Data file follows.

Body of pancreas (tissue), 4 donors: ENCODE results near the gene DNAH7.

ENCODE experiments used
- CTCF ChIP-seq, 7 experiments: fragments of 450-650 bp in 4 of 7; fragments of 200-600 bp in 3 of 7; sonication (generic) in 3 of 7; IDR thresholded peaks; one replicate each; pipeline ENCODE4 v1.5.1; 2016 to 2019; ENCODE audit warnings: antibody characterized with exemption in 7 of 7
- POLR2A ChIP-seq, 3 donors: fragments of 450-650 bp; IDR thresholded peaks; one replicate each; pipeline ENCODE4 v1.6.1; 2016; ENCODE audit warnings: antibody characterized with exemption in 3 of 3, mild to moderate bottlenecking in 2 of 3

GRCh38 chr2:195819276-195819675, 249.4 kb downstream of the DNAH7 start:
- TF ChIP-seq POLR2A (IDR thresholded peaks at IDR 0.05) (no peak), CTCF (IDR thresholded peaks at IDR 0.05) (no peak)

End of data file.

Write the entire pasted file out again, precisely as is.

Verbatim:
Body of pancreas (tissue), 4 donors: ENCODE results near the gene DNAH7.

ENCODE experiments used
- CTCF ChIP-seq, 7 experiments: fragments of 450-650 bp in 4 of 7; fragments of 200-600 bp in 3 of 7; sonication (generic) in 3 of 7; IDR thresholded peaks; one replicate each; pipeline ENCODE4 v1.5.1; 2016 to 2019; ENCODE audit warnings: antibody characterized with exemption in 7 of 7
- POLR2A ChIP-seq, 3 donors: fragments of 450-650 bp; IDR thresholded peaks; one replicate each; pipeline ENCODE4 v1.6.1; 2016; ENCODE audit warnings: antibody characterized with exemption in 3 of 3, mild to moderate bottlenecking in 2 of 3

GRCh38 chr2:195819276-195819675, 249.4 kb downstream of the DNAH7 start:
- TF ChIP-seq POLR2A (IDR thresholded peaks at IDR 0.05) (no peak), CTCF (IDR thresholded peaks at IDR 0.05) (no peak)